17 September, 2013

Music Playlists and Copyright

Services like Spotify and Pandora have become huge in the last few years, allowing for users to listen to music on-the-go, sorting it according to the type of music they like and even allowing for the creation of custom playlists. Before the era of digital music becoming the predominant format, there were music compilation albums (which still exist believe it or not); an old analog format of a playlist if you will. Collections like Now That's What I Call Music! have been around for decades, selling millions upon millions of copies of albums with a collection of recent (or old) hits put into a convenient playlist on the album. As such there is very little correlation between the old compilation albums and modern digital music services and their playlists, but could playlists actually infringe copyright?

In a recent filing Ministry of Sound have alleged that Spotify have infringed their copyright in their creation of custom playlists which contained the same songs in the same order as what can be found in their compilation albums. These playlists are freely available on Spotify's service and even labeled as "Ministry of Sound". In Ministry of Sound's argument their playlists are protected under copyright as argued by CEO Lohan Presencer: "What we do is a lot more than putting playlists together: a lot of research goes into creating our compilation albums, and the intellectual property involved in that".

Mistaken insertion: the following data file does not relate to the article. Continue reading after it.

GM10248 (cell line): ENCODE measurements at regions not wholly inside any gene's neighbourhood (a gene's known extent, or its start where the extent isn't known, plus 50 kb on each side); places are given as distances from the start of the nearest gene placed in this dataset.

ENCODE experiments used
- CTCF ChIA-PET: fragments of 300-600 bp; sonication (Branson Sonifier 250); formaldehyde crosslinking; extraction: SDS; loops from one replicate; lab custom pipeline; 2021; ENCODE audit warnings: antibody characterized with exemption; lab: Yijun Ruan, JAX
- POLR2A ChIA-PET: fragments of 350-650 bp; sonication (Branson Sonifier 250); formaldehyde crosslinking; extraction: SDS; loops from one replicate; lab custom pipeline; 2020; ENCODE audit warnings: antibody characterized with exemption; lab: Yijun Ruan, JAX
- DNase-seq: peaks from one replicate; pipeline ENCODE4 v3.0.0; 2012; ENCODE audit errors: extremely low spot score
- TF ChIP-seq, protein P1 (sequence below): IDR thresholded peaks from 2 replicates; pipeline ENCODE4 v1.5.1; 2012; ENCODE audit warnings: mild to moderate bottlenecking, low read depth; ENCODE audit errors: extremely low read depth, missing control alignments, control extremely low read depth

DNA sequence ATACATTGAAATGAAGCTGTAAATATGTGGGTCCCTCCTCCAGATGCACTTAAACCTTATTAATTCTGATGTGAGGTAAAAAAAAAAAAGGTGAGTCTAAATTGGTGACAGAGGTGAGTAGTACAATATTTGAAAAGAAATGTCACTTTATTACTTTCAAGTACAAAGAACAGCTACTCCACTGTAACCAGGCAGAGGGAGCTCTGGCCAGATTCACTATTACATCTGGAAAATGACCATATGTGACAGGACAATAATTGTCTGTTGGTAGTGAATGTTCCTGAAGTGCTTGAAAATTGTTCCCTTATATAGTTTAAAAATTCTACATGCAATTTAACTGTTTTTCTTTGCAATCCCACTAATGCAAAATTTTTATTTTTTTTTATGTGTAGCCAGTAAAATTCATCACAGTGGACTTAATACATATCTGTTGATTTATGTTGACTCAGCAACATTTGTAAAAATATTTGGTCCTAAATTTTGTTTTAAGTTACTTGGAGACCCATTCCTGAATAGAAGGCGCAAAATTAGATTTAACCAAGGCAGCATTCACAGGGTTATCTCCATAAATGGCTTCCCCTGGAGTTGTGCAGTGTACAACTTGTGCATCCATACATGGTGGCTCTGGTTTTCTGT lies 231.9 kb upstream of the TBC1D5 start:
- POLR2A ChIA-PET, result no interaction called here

Not to be confused with the Ministry of Sound
What some of the readers of this blog, and intellectual property law enthusiasts in general, should notice is that this rationale goes against what has been long since argued in Feist (more of which can be found on this very blog here); effort does not necessarily equal copyright, and copyright does not protect ideas, merely their expression. Although Feist is an American case, this position has been adopted in a similar fashion by the European Court of Justice in Football Dataco and Others, thus applying in the UK.

So should a list of songs be protected under copyright? Arguably no, as the mere presentation of information in a list should not garner protection. Admittedly Ministry of Sounds probably do spend time in the arrangement and selection of the particular songs in any given compilation album, but this is only a collection of information. Each song individually will garner protection, but the listing of those arguably would not. Whether Ministry of Sound are successful is yet to be seen, but this writer in particular does not see their argument going very far.

Source: Digital Music News

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